Office: 368A Morrill IV South
B.S., University of Auckland, 2004
Ph.D., University of Auckland, 2009
Medical University of South Carolina, 2009 - 2015
Neuromodulation and Neurodegeneration
It is clear that brain functions are not determined by individual neurons but by many coherent networks interacting. Our lab focuses on understanding the balancing act between cells and circuits that integrate cognitive and motor control of behavioral functions. To do this we use a range of electrophysiological, genetic, anatomical and behavioral techniques in rodent models. We are particularly interested in how modulatory clusters, such as locus coeruleus norepinephrine neurons, alter activity in distal target networks and modify behavioral output. We are also interested in how the loss of specific neural populations in neurodegenerative disorders impacts broader neural networks and motor function. Our overarching goals are to characterize the neural and physiological mechanisms underlying cognitive and motor behavior and apply this information in identifying treatments for circuit dysfunction in disease.
Fortress, A.M., Hamlett, E.D., Vazey, E.M., Aston-Jones, G., Cass, W.A., Boger, H.A., Granholm, A.C. Designer receptors enhance memory in a mouse model of down syndrome. Journal of Neuroscience, 2015 Jan, 28; 35(4): 1343-53.
Vazey, E.M., Aston-Jones, G. Designer receptors: therapeutic adjuncts to cell replacement therapy in Parkinson's disease. Journal of Clinical Investigation, 2014, Jul; 124(7): 2858-60.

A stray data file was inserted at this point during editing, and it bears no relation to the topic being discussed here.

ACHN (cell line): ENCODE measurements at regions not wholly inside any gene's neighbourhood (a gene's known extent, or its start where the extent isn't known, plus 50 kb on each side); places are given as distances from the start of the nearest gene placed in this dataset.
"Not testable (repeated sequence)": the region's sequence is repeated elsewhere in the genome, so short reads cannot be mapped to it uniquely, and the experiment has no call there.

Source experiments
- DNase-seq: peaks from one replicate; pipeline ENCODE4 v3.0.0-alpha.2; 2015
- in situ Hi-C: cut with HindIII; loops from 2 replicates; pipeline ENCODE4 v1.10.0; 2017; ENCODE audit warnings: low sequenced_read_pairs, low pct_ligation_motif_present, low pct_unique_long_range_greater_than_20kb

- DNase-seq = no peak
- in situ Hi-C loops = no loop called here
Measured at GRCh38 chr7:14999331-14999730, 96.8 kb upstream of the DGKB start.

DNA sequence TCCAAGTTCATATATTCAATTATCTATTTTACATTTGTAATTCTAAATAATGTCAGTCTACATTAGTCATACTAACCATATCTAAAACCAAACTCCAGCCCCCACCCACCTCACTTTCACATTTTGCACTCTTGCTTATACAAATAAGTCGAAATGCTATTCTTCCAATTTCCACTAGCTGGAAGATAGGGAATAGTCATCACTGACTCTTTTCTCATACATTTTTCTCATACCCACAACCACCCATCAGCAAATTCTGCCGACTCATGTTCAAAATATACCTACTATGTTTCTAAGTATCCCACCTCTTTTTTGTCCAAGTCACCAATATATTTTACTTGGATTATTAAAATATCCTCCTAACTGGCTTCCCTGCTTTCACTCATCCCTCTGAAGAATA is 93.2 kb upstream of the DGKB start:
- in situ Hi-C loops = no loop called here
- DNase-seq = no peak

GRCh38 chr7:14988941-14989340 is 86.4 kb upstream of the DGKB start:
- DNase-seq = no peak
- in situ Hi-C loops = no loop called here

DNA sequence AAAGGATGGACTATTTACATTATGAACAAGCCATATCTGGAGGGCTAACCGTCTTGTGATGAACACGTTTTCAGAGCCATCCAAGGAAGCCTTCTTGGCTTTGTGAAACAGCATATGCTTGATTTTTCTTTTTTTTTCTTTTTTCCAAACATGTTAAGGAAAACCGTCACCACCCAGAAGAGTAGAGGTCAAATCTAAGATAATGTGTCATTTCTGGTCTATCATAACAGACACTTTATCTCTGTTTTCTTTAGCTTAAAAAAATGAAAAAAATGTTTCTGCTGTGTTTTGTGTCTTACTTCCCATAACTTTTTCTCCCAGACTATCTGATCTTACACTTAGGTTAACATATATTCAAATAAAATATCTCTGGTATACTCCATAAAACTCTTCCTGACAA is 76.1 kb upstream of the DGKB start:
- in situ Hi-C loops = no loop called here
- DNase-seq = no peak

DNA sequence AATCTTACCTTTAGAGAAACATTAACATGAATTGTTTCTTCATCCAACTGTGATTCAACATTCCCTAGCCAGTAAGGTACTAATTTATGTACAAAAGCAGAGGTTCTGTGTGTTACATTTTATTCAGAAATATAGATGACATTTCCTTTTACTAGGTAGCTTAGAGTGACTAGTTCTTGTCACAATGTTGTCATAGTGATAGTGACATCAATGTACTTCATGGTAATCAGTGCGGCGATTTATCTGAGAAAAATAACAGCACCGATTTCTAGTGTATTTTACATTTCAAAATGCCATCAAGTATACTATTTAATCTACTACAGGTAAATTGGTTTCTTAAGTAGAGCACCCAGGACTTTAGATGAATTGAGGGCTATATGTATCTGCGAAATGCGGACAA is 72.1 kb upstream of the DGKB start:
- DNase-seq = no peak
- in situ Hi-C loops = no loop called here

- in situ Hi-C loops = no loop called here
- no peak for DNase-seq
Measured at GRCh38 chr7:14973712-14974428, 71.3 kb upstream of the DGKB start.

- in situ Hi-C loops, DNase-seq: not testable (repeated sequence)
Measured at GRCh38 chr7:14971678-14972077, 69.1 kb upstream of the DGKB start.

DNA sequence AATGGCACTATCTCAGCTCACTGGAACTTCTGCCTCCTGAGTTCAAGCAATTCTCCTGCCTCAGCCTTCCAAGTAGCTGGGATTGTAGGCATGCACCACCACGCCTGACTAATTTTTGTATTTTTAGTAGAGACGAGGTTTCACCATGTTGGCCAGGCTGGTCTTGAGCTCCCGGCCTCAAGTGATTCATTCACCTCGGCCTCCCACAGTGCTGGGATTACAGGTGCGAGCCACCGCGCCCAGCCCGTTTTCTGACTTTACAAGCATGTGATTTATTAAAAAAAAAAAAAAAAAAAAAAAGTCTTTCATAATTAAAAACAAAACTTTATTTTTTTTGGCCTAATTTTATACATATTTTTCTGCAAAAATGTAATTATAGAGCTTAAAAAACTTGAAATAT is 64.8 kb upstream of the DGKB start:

Mahler, S.V., Vazey, E.M., Beckley, J.T., Keistler, C.R., McGlinchey, E.M., Kaufling, J., Wilson, S.P., Deisseroth, K., Woodward, J.J., Aston-Jones, G. Designer receptors show role for ventral pallidum input to ventral tegmental area in cocaine seeking. Nature Neuroscience, 2014, Apr; 17(4): 577-85.
Vazey, E.M., Aston-Jones, G. Designer receptor manipulations reveal a role of the locus coeruleus noradrenergic system in isoflurane general anesthesia. Proceedings of the National Academy of Sciences U S A, 2014, Mar 11; 111(10): 3859-64.
Vazey, E.M., Aston-Jones, G. New tricks for old dogmas: optogenetic and designer receptor insights for Parkinson's disease. Brain Research, 2013, May 20; 1511: 153-63.
Maucksch, C., Vazey, E.M., Gordon, R.J., Connor, B. Stem cell-based therapy for Huntington's disease. Journal of Cellular Biochemistry, 2013, Apr; 114(4): 754-63.
Vazey, E.M., Aston-Jones, G. The emerging role of norepinephrine in cognitive dysfunctions of Parkinson's disease. Frontiers in Behavioral Neuroscience, 2012, Jul 25; 6: 48.
Reissner, K.J., Sartor, G.C., Vazey, E.M., Dunn, T.E., Aston-Jones, G., Kalivas, P.W. Use of vivo-morpholinos for control of protein expression in the adult rat brain. Journal of Neuroscience Methods, 2012 Jan 30; 203(2): 354-60.
Vazey, E.M., Connor, B. Differential fate and functional outcome of lithium chloride primed adult neural progenitor cell transplants in a rat model of Huntington disease. Stem Cell Research and Therapy, 2010, Dec 22; 1(5): 41.
Vazey, E.M., Dottori, M., Jamshid,i P., Tomas, D., Pera, M.F., Horne, M., Connor, B. Comparison of transplant efficiency between spontaneously derived and noggin-primed human embryonic stem cell neural precursors in the quinolinic acid rat model of Huntington's disease. Cell Transplantation, 2010; 19(8): 1055-62.
Vazey, E.M., Connor, B. In vitro priming to direct neuronal fate in adult neural progenitor cells. Experimental Neurology, 2009, Apr; 216(2): 520-4.
Gordon, R.J., Tattersfield, A.S., Vazey, E.M., Kells, A.P., McGregor, A.L., Hughes, S.M., Connor, B. Temporal profile of subventricular zone progenitor cell migration following quinolinic acid-induced striatal cell loss. Neuroscience, 2007, Jun 8; 146(4): 1704-18.
Vazey, E.M., Chen, K., Hughes, S.M., Connor, B. Transplanted adult neural progenitor cells survive, differentiate and reduce motor function impairment in a rodent model of Huntington's disease. Experimental Neurology, 2006, Jun; 199(2): 384-96.
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